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Proper use of Artificial Aides with Hyde Moffatt.

Artificial aids are designed to enhance the natural aids. The basic artificial aids – the stick and spurs – are a good complement to your regular aids of the legs, hands, seat, and voice.

Properly used, artificial aids are there to make a correction to a non-response of an aid. If, for example, the proper usage of the leg aid is applied and the horse is not responding in the appropriate or expected manner, then the artificial aid can be used as a reminder of the first aid. It is important that the artificial aids never be used as a primary aid, but only as a useful reminder that the primary aid is there for a reason.

The only way that any of the artificial aids work well is if all the natural aids are used consistently. It’s important that you always ask the horse the same way and expect the same response. If riders are doing everything the same way every time, the horse’s response should become consistent. The artificial aids are there for when that response is diminished as a way of reminding that there is an appropriate response to it.

The stick is relatively simple, because it has to be a deliberate action and can’t be used as easily in error, but the spurs are tricky. Before I introduce the spurs I want to see very good control of the leg, as you don’t want the artificial aid to mistakenly become the primary aid. My riders need a solid base of support and a 100% confirmed consistent leg position. I want riders to have proper use of the leg, correct pressure and position of the leg, and then be able to remind the horse using the spur only if necessary. I ride most of my horses in spurs, especially for flatwork. I actually won’t show some that I ride in spurs, as I can create a bit more pressure and support in the ring without getting so much of a reaction.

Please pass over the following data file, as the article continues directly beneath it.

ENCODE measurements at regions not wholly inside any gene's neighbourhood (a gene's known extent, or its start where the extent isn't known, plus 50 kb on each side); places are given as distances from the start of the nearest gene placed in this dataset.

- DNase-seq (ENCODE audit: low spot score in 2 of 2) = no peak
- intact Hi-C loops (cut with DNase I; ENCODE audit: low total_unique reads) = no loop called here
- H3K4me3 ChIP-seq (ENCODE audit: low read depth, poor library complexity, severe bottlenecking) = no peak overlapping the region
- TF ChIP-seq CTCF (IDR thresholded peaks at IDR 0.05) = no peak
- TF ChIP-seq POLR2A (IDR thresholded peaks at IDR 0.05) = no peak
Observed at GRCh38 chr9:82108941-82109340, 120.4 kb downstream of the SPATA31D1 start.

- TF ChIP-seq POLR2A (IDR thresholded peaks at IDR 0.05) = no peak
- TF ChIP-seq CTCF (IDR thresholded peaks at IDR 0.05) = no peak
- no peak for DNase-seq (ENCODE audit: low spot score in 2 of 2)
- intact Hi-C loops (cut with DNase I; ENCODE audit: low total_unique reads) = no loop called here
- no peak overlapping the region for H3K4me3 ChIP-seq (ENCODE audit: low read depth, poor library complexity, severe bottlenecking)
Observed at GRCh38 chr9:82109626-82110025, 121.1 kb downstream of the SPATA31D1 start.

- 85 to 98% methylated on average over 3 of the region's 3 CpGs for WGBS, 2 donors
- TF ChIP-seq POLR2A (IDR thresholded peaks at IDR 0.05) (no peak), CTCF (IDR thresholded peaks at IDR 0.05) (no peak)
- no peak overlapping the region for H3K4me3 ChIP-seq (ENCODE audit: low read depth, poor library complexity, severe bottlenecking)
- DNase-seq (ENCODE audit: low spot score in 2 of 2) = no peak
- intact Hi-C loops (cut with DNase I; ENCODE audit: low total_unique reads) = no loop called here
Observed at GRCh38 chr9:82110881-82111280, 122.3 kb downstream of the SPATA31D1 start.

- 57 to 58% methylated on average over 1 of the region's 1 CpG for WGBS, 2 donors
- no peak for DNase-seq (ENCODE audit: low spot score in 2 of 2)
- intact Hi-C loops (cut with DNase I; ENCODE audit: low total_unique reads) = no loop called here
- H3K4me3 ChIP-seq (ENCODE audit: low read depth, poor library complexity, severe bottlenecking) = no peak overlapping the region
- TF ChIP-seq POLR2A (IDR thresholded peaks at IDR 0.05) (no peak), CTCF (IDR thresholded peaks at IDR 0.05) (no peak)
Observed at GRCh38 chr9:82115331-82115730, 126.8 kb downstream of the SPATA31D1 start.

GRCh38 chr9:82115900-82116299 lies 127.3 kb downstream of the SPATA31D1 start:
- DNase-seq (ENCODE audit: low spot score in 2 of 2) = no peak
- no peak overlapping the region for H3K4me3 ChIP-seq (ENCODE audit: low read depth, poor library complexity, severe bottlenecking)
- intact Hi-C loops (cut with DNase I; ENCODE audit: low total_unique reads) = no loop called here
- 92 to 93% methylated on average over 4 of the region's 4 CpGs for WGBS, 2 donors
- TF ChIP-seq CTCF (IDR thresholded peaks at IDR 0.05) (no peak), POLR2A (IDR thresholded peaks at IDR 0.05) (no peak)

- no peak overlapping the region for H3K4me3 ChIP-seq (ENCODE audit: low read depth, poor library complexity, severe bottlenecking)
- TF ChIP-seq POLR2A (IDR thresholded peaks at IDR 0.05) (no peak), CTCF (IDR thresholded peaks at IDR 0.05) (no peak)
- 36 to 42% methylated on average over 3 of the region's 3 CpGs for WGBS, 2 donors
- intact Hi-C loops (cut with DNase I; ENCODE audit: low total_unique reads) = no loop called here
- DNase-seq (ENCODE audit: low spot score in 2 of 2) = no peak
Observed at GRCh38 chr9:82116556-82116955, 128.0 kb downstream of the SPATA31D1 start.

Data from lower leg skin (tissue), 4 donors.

I teach all my riders to use their voice prior to using the stick. I believe you should apply leg pressure first, and if the leg pressure doesn’t yield the desired results then you cluck, and then a tap behind the leg with the stick so there is a connection between the voice and the stick. That way, if you ever run into trouble somewhere on course you can cluck, and the connection will yield that forward result right away. The most important thing is the relay; that the pressure from the legs always happens first and always happens in the right place before going to stick or spurs. We want a predictable and programmed response from the leg, and the stick and spurs are there simply there to help us reinforce that response.

It is important to note that the stick or spur should never be used in anger, as it can confuse the horse if you include emotion in training. Artificial aids should only be used in a cool, calm, and collected manner, and the horse must understand why you are applying them. Tapping with the stick may not yield the kind of response that you were hoping for if the horse is confused, misguided, or spun, so it’s very important that the rider is organized and understands what the horse’s perception of the situation is.

Hyde Moffatt is a rider, coach, trainer, and clinician who runs AHM Enterprises in Brantford, ON, specializing in developing young prospects into grand prix horses. He is also the chef d’équipe of the Canadian Young Riders Team.


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